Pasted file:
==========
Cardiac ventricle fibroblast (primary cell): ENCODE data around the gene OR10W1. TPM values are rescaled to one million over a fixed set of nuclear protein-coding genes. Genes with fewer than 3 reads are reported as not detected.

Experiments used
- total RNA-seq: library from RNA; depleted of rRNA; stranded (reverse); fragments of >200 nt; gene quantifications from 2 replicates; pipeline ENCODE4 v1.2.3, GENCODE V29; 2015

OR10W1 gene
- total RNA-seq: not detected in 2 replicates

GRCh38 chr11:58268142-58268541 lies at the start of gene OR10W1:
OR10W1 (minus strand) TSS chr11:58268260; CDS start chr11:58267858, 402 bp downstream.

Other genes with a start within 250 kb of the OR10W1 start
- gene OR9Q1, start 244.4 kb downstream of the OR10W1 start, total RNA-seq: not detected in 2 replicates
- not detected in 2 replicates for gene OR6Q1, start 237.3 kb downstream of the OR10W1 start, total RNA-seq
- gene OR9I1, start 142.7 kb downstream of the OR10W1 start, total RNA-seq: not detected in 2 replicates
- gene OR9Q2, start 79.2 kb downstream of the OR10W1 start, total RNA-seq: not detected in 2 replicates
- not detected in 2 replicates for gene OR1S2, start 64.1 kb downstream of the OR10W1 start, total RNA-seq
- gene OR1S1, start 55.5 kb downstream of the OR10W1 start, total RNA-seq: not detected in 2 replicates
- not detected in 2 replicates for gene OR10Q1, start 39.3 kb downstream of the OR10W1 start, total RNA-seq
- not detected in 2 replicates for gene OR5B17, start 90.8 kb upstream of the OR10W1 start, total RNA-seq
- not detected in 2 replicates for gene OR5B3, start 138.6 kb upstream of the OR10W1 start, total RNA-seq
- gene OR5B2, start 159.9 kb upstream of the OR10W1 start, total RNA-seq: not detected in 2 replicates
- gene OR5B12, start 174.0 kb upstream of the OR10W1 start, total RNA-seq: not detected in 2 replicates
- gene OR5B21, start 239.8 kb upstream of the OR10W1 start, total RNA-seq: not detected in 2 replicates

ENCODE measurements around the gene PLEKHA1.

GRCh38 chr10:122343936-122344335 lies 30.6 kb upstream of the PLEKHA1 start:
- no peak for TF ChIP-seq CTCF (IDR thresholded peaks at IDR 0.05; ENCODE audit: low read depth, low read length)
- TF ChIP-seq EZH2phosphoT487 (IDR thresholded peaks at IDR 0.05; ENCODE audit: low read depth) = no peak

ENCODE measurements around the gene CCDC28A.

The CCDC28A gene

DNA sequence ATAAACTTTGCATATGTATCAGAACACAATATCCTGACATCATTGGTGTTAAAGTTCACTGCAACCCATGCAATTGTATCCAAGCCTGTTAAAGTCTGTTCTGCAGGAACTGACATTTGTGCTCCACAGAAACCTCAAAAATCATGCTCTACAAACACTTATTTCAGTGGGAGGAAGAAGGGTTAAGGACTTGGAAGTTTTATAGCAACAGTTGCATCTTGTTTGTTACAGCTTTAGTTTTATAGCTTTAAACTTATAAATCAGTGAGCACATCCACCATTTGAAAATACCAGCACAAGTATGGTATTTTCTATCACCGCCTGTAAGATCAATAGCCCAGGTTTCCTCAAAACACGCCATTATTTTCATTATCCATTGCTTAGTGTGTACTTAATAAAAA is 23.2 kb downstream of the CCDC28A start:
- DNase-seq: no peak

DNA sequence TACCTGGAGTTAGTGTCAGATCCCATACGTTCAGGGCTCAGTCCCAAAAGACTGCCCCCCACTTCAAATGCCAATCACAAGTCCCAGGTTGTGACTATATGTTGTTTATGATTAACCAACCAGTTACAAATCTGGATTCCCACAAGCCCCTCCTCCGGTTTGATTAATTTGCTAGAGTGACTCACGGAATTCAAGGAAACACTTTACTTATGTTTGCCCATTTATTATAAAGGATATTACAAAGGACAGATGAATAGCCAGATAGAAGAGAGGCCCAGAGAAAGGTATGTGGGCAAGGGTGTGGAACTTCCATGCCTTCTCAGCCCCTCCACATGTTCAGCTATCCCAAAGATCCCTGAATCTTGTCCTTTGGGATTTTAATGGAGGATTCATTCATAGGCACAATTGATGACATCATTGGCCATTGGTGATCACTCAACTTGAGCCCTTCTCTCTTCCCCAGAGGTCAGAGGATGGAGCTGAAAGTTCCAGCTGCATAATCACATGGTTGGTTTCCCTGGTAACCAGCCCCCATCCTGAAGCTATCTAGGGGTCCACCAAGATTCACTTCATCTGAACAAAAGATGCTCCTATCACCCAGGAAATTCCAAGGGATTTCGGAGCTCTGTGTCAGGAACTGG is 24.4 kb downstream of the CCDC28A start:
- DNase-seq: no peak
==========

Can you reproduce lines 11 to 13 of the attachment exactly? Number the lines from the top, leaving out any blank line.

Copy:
- gene OR9I1, start 142.7 kb downstream of the OR10W1 start, total RNA-seq: not detected in 2 replicates
- gene OR9Q2, start 79.2 kb downstream of the OR10W1 start, total RNA-seq: not detected in 2 replicates
- not detected in 2 replicates for gene OR1S2, start 64.1 kb downstream of the OR10W1 start, total RNA-seq